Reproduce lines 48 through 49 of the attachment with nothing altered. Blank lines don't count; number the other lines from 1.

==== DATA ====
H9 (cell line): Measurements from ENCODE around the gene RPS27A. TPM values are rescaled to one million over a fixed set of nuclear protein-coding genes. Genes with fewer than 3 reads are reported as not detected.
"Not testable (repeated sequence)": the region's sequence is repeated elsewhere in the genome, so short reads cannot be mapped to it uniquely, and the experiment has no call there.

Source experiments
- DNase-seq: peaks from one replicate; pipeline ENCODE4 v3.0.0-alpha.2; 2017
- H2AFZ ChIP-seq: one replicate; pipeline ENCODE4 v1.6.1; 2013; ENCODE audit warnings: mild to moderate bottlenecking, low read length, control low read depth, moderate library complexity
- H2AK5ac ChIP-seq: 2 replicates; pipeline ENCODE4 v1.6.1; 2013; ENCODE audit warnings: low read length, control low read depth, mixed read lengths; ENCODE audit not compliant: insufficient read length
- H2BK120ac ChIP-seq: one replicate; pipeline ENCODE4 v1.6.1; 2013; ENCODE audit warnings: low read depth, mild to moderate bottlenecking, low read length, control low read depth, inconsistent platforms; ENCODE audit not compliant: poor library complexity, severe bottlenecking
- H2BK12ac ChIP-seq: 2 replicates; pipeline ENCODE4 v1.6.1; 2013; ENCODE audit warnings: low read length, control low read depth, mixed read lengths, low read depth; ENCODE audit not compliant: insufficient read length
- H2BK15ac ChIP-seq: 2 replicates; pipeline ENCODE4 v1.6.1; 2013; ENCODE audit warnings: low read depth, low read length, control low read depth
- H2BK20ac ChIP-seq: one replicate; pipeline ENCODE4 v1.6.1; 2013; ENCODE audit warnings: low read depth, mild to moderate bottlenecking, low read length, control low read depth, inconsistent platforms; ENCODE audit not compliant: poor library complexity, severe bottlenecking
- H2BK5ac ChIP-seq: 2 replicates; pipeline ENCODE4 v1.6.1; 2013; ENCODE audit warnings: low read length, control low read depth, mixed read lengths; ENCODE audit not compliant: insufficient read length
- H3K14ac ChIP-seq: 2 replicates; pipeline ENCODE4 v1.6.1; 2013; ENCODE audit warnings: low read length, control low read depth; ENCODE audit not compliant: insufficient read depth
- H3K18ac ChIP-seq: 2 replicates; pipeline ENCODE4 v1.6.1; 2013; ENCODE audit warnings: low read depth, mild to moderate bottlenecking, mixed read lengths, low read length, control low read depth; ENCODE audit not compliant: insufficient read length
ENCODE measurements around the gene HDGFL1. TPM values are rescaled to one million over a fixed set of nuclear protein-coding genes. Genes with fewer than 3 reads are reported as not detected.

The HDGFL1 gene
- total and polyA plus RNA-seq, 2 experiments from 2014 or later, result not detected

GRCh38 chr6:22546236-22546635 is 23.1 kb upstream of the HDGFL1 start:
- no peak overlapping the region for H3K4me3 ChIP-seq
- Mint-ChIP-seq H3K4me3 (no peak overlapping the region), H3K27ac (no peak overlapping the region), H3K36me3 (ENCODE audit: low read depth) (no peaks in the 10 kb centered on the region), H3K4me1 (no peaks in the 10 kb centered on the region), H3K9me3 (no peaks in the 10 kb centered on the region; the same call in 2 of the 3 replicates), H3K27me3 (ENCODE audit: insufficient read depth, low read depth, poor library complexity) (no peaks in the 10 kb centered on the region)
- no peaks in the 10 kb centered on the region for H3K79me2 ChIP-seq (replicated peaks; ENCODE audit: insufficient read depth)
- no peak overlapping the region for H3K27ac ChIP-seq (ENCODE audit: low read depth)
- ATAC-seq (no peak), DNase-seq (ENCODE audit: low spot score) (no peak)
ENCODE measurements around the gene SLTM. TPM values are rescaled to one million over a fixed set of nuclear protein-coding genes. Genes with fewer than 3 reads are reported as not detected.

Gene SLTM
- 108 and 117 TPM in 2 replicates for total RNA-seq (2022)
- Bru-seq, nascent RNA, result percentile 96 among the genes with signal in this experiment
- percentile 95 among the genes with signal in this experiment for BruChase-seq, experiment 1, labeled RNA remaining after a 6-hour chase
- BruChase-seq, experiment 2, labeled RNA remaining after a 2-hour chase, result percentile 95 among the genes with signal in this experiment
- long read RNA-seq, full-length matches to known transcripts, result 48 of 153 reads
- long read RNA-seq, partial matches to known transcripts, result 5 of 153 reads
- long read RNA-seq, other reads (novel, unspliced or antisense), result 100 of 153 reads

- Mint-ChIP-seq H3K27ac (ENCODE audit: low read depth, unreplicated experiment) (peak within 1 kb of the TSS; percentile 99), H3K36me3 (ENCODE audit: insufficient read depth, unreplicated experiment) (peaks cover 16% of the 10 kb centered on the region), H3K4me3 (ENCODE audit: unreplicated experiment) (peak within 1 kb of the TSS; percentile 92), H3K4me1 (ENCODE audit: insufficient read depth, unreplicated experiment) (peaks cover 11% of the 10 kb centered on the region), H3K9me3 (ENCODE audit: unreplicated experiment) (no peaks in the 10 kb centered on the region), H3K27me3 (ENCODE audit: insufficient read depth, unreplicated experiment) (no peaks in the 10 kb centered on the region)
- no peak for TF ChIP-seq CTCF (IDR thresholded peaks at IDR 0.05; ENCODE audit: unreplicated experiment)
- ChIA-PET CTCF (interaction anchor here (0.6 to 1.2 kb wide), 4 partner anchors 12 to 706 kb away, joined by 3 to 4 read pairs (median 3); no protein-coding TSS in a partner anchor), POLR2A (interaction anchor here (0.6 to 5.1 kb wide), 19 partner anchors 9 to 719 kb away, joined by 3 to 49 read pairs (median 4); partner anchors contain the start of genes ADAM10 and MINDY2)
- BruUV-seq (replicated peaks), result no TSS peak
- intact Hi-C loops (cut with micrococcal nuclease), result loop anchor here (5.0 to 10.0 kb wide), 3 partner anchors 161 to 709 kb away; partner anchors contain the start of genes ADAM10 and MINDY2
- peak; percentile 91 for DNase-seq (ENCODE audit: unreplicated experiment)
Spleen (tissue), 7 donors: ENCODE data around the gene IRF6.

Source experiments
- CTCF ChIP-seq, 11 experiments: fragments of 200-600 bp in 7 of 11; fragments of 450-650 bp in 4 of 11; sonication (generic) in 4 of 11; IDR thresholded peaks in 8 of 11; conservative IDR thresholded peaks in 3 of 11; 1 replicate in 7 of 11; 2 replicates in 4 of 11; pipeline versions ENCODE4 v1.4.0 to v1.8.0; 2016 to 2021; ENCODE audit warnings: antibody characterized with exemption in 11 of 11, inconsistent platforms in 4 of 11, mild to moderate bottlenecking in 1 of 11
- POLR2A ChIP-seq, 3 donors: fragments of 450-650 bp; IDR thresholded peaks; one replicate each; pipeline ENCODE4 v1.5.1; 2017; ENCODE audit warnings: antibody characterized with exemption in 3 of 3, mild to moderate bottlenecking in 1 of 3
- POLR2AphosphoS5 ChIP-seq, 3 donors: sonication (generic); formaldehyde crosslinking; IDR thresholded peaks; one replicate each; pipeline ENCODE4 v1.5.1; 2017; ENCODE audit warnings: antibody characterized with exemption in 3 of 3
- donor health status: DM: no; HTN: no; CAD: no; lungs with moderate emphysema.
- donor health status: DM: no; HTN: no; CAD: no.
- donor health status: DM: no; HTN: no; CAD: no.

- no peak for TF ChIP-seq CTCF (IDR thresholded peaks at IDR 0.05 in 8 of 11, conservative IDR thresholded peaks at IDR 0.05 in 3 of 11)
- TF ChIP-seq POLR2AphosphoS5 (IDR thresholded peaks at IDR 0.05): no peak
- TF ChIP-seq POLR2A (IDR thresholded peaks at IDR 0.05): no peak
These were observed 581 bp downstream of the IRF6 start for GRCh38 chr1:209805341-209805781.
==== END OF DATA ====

- TF ChIP-seq POLR2A (IDR thresholded peaks at IDR 0.05): no peak
These were observed 581 bp downstream of the IRF6 start for GRCh38 chr1:209805341-209805781.